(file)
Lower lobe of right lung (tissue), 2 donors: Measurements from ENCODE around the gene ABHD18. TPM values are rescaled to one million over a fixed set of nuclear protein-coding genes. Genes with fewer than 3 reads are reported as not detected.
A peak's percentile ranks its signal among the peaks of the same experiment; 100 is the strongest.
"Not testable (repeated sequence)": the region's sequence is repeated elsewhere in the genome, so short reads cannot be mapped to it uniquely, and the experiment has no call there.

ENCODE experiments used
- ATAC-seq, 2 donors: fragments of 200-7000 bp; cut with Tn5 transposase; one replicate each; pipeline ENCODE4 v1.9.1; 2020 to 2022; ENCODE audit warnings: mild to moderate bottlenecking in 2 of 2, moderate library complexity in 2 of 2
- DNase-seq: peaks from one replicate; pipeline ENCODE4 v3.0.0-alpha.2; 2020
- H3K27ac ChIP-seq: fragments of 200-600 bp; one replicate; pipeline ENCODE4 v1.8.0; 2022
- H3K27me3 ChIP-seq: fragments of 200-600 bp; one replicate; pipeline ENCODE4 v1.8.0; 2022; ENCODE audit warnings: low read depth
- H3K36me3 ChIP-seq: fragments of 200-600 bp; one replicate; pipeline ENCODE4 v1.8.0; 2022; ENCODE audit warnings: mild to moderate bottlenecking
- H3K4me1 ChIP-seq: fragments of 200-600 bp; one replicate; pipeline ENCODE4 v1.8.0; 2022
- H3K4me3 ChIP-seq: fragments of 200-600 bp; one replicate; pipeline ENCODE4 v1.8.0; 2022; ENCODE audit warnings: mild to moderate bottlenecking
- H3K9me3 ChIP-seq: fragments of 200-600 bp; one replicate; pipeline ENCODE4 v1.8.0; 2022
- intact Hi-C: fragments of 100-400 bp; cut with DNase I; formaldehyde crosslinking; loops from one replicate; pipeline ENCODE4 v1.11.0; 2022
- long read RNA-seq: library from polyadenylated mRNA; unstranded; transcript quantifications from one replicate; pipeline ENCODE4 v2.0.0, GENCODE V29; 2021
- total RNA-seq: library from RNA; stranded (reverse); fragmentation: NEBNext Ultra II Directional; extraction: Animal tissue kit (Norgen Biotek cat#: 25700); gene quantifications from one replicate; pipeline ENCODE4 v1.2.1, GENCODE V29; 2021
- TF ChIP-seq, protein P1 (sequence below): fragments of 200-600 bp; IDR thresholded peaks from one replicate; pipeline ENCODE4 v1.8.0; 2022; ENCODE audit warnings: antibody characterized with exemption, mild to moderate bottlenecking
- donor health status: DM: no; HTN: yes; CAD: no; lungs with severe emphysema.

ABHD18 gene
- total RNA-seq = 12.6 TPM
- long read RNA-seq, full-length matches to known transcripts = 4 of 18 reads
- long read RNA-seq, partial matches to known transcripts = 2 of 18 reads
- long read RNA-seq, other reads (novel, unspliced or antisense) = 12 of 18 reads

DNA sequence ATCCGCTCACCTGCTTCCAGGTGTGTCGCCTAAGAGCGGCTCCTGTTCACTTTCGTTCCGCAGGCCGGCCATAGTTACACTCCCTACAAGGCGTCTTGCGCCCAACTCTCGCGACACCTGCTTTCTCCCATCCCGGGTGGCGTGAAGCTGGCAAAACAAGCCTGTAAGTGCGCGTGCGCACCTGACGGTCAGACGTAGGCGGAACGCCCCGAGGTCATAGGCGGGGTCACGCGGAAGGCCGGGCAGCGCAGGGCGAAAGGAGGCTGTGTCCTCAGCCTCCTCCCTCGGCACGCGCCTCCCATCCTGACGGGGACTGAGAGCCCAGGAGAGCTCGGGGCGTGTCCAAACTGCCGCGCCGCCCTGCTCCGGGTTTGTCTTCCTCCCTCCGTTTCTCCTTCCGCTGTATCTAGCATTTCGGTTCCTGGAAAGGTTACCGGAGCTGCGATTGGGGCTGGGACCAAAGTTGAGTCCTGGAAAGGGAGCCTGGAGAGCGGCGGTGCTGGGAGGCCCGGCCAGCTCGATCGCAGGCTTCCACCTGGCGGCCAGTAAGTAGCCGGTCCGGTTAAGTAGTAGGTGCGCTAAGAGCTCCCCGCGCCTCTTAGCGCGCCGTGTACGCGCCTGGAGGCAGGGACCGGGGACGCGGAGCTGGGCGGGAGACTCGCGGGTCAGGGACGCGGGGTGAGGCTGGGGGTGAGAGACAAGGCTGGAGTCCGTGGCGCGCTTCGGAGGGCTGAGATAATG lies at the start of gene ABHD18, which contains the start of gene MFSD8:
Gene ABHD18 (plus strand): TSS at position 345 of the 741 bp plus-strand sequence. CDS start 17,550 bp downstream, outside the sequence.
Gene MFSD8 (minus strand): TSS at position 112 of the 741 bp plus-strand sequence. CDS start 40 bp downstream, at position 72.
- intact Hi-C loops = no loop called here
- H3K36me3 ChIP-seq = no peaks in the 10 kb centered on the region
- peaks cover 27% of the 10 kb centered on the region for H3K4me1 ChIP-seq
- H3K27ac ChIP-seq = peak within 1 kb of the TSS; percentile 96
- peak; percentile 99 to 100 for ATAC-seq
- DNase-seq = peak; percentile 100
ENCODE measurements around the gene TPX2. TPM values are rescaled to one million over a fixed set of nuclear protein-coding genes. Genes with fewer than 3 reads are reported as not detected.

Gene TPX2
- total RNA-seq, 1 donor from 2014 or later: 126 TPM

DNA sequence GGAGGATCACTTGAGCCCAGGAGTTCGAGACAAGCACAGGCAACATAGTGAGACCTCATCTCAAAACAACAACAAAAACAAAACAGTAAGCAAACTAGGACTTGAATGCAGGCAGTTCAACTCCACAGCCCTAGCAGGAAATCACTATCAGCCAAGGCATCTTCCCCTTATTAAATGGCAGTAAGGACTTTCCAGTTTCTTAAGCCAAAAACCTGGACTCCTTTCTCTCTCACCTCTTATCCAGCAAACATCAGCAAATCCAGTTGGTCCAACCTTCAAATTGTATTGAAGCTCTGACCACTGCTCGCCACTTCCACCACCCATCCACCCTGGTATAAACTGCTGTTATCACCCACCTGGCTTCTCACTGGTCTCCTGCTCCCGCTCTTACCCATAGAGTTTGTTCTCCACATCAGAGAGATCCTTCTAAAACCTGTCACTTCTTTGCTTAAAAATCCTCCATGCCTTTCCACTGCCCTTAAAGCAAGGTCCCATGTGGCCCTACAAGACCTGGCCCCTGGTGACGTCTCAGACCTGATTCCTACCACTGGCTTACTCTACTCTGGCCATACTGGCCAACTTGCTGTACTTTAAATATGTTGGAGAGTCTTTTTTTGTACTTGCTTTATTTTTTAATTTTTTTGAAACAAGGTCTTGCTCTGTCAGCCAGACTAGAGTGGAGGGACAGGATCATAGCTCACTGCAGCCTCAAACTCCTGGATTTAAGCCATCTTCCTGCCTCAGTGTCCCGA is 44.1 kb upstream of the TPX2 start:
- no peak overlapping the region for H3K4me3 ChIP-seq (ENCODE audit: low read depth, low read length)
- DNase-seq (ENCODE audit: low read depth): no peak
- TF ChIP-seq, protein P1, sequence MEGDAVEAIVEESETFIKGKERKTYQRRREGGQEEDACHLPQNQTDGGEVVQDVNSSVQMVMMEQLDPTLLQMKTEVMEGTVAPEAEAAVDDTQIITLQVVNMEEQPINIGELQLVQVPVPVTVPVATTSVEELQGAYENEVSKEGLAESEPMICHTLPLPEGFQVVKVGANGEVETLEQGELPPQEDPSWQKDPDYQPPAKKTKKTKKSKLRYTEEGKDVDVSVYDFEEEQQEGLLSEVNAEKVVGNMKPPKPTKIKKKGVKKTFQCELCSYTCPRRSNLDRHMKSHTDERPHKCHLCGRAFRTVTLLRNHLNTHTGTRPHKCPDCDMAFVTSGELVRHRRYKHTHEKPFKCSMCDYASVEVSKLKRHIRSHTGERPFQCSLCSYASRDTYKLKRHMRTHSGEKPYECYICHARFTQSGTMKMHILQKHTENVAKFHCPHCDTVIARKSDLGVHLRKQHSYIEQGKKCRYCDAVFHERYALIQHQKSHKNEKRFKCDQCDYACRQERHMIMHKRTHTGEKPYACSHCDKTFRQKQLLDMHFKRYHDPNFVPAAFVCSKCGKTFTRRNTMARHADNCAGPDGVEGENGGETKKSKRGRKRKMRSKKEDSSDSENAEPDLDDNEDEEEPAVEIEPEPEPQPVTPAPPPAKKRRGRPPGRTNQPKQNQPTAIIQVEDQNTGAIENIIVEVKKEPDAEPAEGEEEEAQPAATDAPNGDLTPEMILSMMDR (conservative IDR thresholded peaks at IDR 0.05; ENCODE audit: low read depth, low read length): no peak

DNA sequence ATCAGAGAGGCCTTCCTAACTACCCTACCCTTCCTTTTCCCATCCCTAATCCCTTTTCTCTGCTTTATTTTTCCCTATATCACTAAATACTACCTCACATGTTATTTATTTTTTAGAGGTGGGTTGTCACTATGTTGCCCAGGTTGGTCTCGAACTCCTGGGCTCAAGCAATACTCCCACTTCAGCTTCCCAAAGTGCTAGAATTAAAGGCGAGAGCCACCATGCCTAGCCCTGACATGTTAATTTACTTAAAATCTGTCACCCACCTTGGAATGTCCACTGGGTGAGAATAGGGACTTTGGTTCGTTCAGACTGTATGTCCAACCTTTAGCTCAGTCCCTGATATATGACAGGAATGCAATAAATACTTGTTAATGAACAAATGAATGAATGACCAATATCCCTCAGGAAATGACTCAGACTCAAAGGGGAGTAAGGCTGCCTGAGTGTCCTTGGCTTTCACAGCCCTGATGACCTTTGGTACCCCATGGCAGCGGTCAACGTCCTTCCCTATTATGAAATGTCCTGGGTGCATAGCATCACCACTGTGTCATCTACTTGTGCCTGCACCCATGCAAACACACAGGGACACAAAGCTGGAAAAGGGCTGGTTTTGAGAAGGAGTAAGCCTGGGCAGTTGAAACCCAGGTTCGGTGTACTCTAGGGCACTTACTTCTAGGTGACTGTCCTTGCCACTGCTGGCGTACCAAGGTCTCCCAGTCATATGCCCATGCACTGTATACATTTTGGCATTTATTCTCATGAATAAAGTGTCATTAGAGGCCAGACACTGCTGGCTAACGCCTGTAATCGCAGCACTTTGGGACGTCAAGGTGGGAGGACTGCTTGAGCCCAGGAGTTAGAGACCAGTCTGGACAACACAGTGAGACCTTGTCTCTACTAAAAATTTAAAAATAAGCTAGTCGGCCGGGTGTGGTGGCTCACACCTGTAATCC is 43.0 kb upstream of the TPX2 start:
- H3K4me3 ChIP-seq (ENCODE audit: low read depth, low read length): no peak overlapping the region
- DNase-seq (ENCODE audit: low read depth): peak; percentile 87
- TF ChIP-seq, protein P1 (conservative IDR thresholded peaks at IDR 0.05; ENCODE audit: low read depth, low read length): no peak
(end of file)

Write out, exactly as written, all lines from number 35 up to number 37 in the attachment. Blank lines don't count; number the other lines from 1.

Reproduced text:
DNA sequence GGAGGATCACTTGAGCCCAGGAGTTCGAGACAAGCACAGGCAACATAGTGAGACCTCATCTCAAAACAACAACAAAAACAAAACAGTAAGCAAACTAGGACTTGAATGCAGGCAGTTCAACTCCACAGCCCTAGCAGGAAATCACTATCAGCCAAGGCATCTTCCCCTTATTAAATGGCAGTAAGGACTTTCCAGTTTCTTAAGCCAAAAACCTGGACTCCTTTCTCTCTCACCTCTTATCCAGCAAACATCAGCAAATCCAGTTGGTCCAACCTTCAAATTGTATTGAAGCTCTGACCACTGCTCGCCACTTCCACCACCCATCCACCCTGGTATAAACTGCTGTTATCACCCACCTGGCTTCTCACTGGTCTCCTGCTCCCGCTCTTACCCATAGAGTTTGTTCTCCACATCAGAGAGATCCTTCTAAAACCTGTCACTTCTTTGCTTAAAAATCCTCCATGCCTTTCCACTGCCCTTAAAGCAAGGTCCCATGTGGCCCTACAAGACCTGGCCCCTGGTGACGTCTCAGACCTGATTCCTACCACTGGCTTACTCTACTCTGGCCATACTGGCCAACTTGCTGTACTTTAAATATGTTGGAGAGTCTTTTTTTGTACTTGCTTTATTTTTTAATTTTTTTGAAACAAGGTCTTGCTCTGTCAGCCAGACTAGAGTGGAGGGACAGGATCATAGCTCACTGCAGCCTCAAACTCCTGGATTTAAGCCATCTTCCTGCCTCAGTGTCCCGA is 44.1 kb upstream of the TPX2 start:
- no peak overlapping the region for H3K4me3 ChIP-seq (ENCODE audit: low read depth, low read length)
- DNase-seq (ENCODE audit: low read depth): no peak